Difference between revisions of "2019 AIME II Problems/Problem 11"
Michael595 (talk | contribs) (→Solution 1) |
|||
Line 29: | Line 29: | ||
*Now we use Law of Cosines on <math>\triangle AKB</math>: From reverse Law of Cosines, <math>\cos{\angle BAC}=\frac{11}{21}\implies \cos{(180^{\circ}-\angle BAC)}=-\frac{11}{21}</math>. This gives us <cmath>AK^2+\frac{49}{81}AK^2+\frac{22}{27}AK^2=49</cmath> <cmath>\implies \frac{196}{81}AK^2=49</cmath> <cmath>AK=\frac{9}{2}</cmath> so our answer is <math>9+2=\boxed{011}</math>. | *Now we use Law of Cosines on <math>\triangle AKB</math>: From reverse Law of Cosines, <math>\cos{\angle BAC}=\frac{11}{21}\implies \cos{(180^{\circ}-\angle BAC)}=-\frac{11}{21}</math>. This gives us <cmath>AK^2+\frac{49}{81}AK^2+\frac{22}{27}AK^2=49</cmath> <cmath>\implies \frac{196}{81}AK^2=49</cmath> <cmath>AK=\frac{9}{2}</cmath> so our answer is <math>9+2=\boxed{011}</math>. | ||
-franchester | -franchester | ||
− | |||
*The motivation for using the Law of Cosines ("LoC") is after finding the similar triangles it's hard to figure out what to do with <math>BK</math> and <math>CK</math> yet we know <math>BC</math> which somehow has to help us solve the problem--a common theme in solving geometry problems is figuring out how to use what you haven't used yet. We know all three sides of some triangle though, and we're dealing with angles (that's how we found similarity), so why not try the Law of Cosines? This is to help with motivation--the solution is franchester's and I learned about using LoC from reading his solution (I only solved half the problem and got stuck). To anyone in the future reading this, math is beautiful. | *The motivation for using the Law of Cosines ("LoC") is after finding the similar triangles it's hard to figure out what to do with <math>BK</math> and <math>CK</math> yet we know <math>BC</math> which somehow has to help us solve the problem--a common theme in solving geometry problems is figuring out how to use what you haven't used yet. We know all three sides of some triangle though, and we're dealing with angles (that's how we found similarity), so why not try the Law of Cosines? This is to help with motivation--the solution is franchester's and I learned about using LoC from reading his solution (I only solved half the problem and got stuck). To anyone in the future reading this, math is beautiful. | ||
-First | -First | ||
+ | |||
+ | 11111111:L)xiexie | ||
==Solution 2 (Inversion)== | ==Solution 2 (Inversion)== |
Revision as of 23:22, 25 February 2021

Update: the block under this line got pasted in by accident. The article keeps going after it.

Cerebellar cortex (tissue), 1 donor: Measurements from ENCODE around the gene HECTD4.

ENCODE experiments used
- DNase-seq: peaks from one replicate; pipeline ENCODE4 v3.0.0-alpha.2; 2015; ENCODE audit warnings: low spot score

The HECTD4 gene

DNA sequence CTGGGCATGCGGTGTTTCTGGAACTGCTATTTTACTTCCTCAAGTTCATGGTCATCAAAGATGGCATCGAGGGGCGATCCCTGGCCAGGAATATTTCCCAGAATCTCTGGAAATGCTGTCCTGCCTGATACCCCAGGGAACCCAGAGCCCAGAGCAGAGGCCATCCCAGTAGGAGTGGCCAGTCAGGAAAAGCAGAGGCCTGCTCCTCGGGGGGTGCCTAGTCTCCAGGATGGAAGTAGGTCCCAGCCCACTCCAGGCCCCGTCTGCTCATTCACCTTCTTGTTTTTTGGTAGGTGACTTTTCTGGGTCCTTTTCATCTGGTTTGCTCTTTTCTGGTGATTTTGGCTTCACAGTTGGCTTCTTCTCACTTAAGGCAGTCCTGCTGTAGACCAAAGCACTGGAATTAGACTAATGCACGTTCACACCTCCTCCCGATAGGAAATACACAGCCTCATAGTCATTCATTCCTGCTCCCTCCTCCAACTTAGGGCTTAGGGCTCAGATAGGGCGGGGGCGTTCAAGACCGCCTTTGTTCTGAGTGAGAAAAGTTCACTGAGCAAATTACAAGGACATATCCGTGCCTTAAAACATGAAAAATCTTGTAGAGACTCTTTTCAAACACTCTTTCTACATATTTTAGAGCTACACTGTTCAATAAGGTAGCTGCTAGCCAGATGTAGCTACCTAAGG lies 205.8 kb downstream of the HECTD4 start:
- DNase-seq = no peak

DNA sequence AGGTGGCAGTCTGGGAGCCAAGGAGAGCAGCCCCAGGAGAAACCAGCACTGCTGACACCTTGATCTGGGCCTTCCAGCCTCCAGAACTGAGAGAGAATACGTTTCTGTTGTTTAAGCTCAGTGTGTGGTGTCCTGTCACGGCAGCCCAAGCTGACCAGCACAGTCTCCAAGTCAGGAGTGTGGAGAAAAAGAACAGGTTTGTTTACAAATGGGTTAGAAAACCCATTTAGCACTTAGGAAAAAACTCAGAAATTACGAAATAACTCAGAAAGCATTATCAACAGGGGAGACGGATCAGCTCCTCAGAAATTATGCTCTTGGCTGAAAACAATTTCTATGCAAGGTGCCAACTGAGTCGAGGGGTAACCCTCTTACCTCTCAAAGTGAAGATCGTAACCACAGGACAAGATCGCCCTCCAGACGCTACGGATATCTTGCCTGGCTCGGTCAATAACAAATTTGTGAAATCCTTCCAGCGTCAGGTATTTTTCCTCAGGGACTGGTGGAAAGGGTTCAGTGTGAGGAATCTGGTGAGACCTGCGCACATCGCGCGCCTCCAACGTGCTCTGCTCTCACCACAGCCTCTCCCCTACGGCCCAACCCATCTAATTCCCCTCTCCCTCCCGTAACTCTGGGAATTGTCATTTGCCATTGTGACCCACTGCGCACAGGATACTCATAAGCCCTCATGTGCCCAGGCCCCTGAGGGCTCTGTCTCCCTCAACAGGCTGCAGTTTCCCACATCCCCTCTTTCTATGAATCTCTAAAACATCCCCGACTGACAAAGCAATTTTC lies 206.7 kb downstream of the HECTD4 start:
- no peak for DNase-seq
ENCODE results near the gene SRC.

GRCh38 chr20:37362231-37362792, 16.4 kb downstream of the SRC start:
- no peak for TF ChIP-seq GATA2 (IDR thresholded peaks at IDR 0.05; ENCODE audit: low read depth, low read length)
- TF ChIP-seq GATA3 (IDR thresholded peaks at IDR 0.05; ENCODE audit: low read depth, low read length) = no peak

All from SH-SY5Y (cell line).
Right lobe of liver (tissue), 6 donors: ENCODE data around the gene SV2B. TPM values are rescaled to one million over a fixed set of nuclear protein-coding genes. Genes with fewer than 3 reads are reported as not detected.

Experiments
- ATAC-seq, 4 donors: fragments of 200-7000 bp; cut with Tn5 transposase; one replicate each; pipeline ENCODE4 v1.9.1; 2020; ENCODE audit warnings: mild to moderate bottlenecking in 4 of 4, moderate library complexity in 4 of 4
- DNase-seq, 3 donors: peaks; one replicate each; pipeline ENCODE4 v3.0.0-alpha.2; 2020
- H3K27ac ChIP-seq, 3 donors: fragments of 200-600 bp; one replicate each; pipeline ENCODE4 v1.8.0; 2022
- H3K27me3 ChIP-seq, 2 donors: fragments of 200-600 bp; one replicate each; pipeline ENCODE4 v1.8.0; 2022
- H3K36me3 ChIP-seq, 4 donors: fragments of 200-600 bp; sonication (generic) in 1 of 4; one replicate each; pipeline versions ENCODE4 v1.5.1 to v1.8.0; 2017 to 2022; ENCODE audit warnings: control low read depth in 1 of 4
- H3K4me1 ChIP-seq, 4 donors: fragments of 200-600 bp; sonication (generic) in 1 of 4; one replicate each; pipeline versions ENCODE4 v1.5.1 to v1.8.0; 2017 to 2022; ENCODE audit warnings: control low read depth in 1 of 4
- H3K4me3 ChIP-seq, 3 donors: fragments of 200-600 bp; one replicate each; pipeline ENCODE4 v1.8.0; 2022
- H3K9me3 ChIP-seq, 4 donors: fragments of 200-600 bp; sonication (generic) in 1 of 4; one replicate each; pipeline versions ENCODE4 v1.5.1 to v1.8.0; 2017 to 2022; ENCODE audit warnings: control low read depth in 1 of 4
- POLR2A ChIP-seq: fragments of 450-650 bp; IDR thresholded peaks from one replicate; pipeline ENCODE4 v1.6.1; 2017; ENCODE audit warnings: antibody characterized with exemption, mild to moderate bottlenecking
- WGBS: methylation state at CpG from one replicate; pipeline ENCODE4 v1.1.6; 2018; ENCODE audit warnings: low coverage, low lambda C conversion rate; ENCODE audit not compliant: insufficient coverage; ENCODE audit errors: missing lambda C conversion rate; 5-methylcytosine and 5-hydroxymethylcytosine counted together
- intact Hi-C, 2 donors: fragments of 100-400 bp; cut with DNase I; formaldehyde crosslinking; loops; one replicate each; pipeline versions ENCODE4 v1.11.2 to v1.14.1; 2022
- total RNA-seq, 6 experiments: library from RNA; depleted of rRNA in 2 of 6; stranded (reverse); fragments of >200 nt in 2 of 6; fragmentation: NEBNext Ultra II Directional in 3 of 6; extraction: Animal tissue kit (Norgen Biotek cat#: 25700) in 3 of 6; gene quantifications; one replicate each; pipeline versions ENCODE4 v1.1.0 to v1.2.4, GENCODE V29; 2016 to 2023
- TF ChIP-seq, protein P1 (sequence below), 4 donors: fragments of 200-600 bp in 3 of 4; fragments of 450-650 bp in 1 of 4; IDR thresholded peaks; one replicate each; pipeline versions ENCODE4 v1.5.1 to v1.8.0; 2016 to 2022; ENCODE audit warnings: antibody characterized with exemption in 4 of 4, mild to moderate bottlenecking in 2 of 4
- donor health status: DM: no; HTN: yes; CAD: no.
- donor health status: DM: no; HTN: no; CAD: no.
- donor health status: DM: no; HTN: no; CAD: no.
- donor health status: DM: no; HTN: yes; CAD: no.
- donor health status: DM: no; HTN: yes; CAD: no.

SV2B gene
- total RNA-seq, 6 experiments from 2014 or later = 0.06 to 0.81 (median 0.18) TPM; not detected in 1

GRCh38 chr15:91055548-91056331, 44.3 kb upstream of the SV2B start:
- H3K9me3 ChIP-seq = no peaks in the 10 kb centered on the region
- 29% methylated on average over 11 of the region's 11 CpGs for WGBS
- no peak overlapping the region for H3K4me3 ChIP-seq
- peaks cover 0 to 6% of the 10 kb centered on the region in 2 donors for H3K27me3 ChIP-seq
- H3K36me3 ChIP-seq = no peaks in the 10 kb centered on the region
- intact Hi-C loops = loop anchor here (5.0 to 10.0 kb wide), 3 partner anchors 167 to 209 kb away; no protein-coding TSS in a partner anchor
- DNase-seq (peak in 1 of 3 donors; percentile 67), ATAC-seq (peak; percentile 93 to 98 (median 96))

Contents
Problem
Triangle has side lengths and Circle passes through and is tangent to line at Circle passes through and is tangent to line at Let be the intersection of circles and not equal to Then where and are relatively prime positive integers. Find
Solution 1
-Diagram by Brendanb4321
Note that from the tangency condition that the supplement of with respects to lines and are equal to and , respectively, so from tangent-chord, Also note that , so . Using similarity ratios, we can easily find However, since and , we can use similarity ratios to get
- Now we use Law of Cosines on : From reverse Law of Cosines, . This gives us so our answer is .
-franchester
- The motivation for using the Law of Cosines ("LoC") is after finding the similar triangles it's hard to figure out what to do with and yet we know which somehow has to help us solve the problem--a common theme in solving geometry problems is figuring out how to use what you haven't used yet. We know all three sides of some triangle though, and we're dealing with angles (that's how we found similarity), so why not try the Law of Cosines? This is to help with motivation--the solution is franchester's and I learned about using LoC from reading his solution (I only solved half the problem and got stuck). To anyone in the future reading this, math is beautiful.
-First
11111111:L)xiexie
Solution 2 (Inversion)
Consider an inversion with center and radius . Then, we have , or . Similarly, . Notice that is a parallelogram, since and are tangent to and , respectively. Thus, . Now, we get that so by Law of Cosines on we have Then, our answer is . -brianzjk
Solution 3 (Death By Trig Bash)
14. Let the centers of the circles be and where the has the side length contained in the circle. Now let This implies by the angle by by tangent. Then we also know that Now we first find We use law of cosines on to obtain Then applying law of sines on we obtain Using similar logic we obtain Now we know that Thus using law of cosines on yields While this does look daunting we can write the above expression as Then factoring yields The area Now is twice the length of the altitude of so we let the altitude be and we have Thus our desired length is
Solution 4 (Video)
Video Link: https://www.youtube.com/watch?v=nJydO5CLuuI
See Also
2019 AIME II (Problems • Answer Key • Resources) | ||
Preceded by Problem 10 |
Followed by Problem 12 | |
1 • 2 • 3 • 4 • 5 • 6 • 7 • 8 • 9 • 10 • 11 • 12 • 13 • 14 • 15 | ||
All AIME Problems and Solutions |
The problems on this page are copyrighted by the Mathematical Association of America's American Mathematics Competitions.